to be of fixed size (like C structs). But you could write:

>>> [x+(y,) for x,y in zip(a,b)]

[(1, 2, 3, 7), (4, 5, 6, ]

MRAB
Guest
Posts: n/a

 10-20-2010
On 20/10/2010 02:26, Paul Rubin wrote:
> Daniel Wagner<(E-Mail Removed)> writes:
>>>> My short question: I'm searching for a nice way to merge a list of
>>>> tuples with another tuple or list. Short example:
>>>> a = [(1,2,3), (4,5,6)]
>>>> b = (7, ...

>> the output should look like:
>> a = [(1,2,3,7), (4,5,6,]

>
> That is not really in the spirit of tuples, which are basically supposed
> to be of fixed size (like C structs). But you could write:
>
> >>> [x+(y,) for x,y in zip(a,b)]

> [(1, 2, 3, 7), (4, 5, 6, ]

In Python 2.x:

zip(*zip(*a) + [b])

In Python 3.x:

list(zip(*list(zip(*a)) + [b]))

Daniel Wagner
Guest
Posts: n/a

 10-20-2010
I used the following code to add a single fixed value to both tuples.
But this is still not what I want...
>>>a = [(1,2,3), (4,5,6)]
>>>b = 1
>>>a = map(tuple, map(lambda x: x + [1], map(list, a)))
>>>a

[(1, 2, 3, 1), (4, 5, 6, 1)]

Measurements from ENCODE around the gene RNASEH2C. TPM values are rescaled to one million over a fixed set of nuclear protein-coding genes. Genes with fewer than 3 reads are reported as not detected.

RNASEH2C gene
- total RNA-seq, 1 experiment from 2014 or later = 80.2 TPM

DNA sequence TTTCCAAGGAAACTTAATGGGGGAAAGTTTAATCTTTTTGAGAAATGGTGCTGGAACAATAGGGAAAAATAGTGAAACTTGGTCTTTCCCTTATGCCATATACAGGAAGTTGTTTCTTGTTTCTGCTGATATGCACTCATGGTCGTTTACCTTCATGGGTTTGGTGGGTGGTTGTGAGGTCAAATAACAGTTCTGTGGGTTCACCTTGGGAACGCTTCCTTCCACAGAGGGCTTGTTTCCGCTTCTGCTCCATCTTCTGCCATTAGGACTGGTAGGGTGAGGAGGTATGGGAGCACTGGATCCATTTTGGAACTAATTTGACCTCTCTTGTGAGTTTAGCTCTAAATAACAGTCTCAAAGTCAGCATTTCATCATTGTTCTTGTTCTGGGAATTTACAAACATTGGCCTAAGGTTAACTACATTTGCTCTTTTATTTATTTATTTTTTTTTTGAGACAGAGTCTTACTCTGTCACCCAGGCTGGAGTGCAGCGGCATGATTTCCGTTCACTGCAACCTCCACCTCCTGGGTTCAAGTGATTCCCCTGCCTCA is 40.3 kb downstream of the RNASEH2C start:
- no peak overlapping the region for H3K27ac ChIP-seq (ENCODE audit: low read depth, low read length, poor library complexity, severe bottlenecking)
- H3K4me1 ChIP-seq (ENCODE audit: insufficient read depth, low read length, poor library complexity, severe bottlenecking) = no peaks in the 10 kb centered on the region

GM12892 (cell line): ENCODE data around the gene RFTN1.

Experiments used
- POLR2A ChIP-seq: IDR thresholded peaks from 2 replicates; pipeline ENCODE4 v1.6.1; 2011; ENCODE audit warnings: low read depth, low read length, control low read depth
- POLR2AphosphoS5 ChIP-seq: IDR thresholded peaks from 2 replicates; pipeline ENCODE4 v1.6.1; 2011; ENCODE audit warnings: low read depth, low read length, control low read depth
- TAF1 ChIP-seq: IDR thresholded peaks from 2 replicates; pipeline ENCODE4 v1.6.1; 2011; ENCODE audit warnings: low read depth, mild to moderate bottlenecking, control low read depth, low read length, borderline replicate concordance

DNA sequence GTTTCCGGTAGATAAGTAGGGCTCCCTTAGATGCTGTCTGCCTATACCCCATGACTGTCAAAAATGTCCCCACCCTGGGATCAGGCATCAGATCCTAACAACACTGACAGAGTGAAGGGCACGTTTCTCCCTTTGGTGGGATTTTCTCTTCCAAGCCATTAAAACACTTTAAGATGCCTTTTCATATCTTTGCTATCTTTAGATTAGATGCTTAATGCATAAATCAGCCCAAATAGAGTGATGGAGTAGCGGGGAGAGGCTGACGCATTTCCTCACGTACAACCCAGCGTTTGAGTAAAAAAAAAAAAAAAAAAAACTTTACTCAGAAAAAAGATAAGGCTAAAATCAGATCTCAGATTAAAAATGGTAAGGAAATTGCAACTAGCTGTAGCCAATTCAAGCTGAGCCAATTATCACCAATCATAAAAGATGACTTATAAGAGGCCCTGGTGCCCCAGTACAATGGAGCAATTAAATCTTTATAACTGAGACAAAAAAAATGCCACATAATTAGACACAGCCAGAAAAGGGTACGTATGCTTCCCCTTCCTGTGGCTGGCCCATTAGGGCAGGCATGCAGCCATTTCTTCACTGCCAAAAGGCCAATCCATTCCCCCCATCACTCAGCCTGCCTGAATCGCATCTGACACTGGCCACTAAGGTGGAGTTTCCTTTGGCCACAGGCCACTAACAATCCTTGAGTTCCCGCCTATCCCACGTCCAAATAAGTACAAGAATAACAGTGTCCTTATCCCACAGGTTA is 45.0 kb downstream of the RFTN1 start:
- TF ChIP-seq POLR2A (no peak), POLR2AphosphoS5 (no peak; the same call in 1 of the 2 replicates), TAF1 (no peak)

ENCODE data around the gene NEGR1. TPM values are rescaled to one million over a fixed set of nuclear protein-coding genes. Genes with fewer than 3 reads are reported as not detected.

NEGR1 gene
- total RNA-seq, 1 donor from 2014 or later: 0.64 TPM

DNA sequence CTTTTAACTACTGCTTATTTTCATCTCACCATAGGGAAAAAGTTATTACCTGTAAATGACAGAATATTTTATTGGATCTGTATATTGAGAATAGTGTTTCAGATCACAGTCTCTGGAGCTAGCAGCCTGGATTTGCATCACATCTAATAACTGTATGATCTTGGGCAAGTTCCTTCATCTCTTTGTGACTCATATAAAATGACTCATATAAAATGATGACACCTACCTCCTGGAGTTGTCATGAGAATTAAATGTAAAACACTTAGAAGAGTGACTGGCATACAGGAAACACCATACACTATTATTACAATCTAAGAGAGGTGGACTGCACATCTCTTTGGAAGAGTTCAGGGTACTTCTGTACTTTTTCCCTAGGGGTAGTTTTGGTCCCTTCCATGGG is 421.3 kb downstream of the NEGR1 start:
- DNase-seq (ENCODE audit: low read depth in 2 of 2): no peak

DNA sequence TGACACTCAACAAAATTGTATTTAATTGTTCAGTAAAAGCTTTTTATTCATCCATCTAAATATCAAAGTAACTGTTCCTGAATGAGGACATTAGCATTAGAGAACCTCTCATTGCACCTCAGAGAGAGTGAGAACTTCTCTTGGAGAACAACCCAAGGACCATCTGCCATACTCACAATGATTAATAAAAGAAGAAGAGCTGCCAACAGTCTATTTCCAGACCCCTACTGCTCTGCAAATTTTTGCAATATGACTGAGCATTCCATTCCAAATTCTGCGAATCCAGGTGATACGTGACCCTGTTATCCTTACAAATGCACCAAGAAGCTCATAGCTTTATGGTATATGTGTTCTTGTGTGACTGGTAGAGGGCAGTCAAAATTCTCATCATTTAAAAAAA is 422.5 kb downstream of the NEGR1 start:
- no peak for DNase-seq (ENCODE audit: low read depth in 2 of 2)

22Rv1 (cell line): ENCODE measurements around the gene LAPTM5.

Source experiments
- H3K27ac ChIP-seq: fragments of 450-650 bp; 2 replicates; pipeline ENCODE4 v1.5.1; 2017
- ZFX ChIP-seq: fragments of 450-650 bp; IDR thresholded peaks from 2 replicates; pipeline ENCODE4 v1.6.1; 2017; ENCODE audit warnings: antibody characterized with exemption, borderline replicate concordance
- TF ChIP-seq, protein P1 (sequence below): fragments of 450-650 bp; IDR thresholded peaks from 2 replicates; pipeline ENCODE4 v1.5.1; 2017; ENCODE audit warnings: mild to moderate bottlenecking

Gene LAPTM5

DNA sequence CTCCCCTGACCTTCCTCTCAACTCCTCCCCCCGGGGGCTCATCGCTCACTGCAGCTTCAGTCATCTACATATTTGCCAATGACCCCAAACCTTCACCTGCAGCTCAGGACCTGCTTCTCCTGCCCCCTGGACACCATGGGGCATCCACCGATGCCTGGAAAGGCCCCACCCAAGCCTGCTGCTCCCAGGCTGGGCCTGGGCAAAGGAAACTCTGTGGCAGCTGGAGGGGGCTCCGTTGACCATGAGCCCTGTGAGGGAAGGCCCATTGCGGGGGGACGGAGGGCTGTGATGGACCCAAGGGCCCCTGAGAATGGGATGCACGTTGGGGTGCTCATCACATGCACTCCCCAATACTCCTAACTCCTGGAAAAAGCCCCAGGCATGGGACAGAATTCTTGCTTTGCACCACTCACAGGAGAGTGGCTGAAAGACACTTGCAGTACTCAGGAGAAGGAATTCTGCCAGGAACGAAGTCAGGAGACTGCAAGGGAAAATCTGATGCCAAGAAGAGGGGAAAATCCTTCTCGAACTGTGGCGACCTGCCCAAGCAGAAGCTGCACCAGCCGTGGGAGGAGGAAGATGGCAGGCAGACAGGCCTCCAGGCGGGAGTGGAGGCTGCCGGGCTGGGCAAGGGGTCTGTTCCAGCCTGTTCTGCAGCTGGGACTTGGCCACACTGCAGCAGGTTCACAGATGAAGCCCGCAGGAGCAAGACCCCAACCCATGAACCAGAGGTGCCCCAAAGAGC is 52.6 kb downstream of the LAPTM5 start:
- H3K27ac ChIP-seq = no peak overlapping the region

What I need is:
>>>a = [(1,2,3), (4,5,6)]
>>>b = (7,
>>> a = CODE
>>>a

[(1,2,3,7), (4,5,6,]

Greetings,
Daniel

Daniel Wagner
Guest
Posts: n/a

 10-20-2010
SOLVED! I just found it out....

> I'm searching for a nice way to merge a list of
> tuples with another tuple or list. Short example:
> a = [(1,2,3), (4,5,6)]
> b = (7,
>
> After the merging I would like to have an output like:
> a = [(1,2,3,7), (4,5,6)]

The following code solves the problem:
>>> a = [(1,2,3), (4,5,6)]
>>> b = [7,8]
>>> a = map(tuple, map(lambda x: x + [b.pop(0)] , map(list, a)))
>>> a

[(1, 2, 3, 7), (4, 5, 6, ]

Any more efficient ways or suggestions are still welcome!

Greetings,
Daniel

James Mills
Guest
Posts: n/a

 10-20-2010
On Wed, Oct 20, 2010 at 1:33 PM, Daniel Wagner
<(E-Mail Removed)> wrote:
> Any more efficient ways or suggestions are still welcome!

Did you not see Paul Rubin's solution:

>>> [x+(y,) for x,y in zip(a,b)]

[(1, 2, 3, 7), (4, 5, 6, ]

I think this is much nicer and probably more efficient.

cheers
James

--
-- James Mills
--
-- "Problems are solved by method"

Chris Torek
Guest
Posts: n/a

 10-20-2010
>On Wed, Oct 20, 2010 at 1:33 PM, Daniel Wagner